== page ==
Egypt’s antiquities ministry said Saturday it was setting up a committee to review the restoration of Giza’s Menkaure Pyramid after a public outcry over the project.
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A week ago, the head of Egypt’s Supreme Council of Antiquities, Mostafa Waziri, posted a Facebook video showing workers setting blocks of granite on the base of the shortest of the three Giza pyramids.
The footage sparked a storm of criticism from Egyptologists who voiced fears that a wholesale reconstruction of the famed monument was under way, to the detriment of the preservation of its historic fabric.
Trying to calm the debate, in a country where tourism accounts for 10 percent of GDP, the ministry announced that it has set up a “scientific committee chaired by… Zahi Hawass”, a well-known Egyptian archaeologist, to review the project.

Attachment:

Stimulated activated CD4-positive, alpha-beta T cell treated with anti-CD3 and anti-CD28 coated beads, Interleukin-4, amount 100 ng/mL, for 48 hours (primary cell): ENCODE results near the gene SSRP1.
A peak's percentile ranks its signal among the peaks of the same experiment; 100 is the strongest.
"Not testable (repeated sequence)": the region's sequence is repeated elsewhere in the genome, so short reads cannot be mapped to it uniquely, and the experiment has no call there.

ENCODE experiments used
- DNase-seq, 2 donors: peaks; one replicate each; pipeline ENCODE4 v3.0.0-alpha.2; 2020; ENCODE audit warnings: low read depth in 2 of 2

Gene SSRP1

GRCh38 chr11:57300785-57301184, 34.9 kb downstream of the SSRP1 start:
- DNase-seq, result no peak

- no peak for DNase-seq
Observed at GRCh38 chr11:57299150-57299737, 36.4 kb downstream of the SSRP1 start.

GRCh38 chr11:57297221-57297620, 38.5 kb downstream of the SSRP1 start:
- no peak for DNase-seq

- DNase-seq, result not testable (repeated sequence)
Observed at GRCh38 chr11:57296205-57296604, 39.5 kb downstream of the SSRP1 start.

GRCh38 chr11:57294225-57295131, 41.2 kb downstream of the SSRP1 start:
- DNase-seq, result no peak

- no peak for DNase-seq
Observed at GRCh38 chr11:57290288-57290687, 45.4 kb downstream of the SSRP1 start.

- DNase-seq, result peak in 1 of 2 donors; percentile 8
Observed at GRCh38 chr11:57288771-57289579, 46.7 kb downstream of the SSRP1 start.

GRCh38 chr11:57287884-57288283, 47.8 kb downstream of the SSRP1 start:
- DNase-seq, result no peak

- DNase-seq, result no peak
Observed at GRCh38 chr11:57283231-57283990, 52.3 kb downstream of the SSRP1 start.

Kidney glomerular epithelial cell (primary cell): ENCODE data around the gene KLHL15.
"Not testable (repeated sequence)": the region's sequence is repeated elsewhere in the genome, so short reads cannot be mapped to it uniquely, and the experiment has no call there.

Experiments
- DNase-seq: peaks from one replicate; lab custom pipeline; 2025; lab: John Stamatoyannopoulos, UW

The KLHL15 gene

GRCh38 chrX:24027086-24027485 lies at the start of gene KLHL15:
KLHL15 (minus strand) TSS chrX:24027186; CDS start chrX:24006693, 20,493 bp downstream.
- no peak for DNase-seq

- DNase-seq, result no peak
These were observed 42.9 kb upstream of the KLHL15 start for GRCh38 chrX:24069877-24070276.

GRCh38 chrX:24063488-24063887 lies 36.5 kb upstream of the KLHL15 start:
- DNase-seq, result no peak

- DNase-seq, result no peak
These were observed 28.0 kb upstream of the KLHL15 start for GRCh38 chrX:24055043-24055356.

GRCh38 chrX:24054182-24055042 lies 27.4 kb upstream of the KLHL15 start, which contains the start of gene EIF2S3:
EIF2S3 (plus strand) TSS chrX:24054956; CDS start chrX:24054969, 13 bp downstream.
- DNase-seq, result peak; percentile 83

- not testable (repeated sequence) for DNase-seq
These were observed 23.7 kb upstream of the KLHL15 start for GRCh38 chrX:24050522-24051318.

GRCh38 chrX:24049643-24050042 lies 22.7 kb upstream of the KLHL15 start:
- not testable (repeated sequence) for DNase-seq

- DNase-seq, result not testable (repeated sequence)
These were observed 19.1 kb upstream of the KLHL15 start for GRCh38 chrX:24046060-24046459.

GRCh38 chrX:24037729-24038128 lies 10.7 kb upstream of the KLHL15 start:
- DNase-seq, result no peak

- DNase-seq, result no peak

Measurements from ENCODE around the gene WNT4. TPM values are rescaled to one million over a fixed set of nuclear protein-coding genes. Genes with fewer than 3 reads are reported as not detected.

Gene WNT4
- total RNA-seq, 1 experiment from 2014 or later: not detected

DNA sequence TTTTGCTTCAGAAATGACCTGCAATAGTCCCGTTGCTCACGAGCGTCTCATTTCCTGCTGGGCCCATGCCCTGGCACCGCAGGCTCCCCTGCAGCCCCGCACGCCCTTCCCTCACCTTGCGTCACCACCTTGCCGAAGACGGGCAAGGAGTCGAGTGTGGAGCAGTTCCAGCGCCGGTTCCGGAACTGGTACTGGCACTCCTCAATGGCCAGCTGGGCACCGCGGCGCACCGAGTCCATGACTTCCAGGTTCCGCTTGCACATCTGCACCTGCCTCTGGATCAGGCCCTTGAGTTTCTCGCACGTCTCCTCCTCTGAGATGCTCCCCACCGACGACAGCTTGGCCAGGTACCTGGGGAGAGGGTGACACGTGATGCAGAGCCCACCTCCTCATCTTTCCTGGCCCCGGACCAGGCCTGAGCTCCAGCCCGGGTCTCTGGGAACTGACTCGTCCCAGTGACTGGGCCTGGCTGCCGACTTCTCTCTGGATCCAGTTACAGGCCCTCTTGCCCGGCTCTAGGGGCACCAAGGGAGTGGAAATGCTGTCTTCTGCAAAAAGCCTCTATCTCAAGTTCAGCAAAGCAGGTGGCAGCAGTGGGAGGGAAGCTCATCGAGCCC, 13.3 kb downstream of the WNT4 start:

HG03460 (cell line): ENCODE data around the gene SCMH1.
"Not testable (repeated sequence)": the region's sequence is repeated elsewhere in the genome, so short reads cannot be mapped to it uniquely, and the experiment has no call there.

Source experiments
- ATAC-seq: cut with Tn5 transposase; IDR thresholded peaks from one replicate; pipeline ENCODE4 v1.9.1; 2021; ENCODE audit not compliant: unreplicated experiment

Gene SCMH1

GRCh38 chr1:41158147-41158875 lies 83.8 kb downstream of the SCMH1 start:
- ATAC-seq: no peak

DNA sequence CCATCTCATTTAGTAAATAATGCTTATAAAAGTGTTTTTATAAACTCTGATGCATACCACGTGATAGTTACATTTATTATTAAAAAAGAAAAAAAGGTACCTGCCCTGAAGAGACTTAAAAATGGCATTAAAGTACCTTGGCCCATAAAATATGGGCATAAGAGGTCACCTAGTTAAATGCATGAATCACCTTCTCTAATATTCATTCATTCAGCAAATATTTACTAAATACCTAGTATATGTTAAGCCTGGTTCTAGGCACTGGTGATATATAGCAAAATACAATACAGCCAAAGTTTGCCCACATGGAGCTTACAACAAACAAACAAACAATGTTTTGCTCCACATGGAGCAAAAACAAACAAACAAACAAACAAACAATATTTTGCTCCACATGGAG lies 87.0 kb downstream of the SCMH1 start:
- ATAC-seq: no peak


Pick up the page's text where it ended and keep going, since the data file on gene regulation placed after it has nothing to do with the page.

The committee is made up of “experts in engineering and archaeology” from the Czech Republic, Germany and the United States, as well as Egypt.
The committee’s final report will include “the necessary procedures and steps to coordinate with (the UN heritage agency) UNESCO”.
“A decision will be made on whether to proceed with the project or not,” the ministry said.
At the foot of the Menkaure Pyramid, however, AFP journalists reported that work was already underway last week.
In its original construction, the base of the pyramid was covered with granite, but over time lost part of this covering.
The renovation aims to restore the structure’s original style by reconstructing the granite base.
The issue of heritage preservation in Egypt — home to the Great Pyramid of Giza, the last of the seven wonders of the ancient world that is still visible — is often the focus of heated debate.
The recent demolition of swathes of Cairo’s historic heart drew public campaigns against it, a rarity in a country where political opposition is largely banned.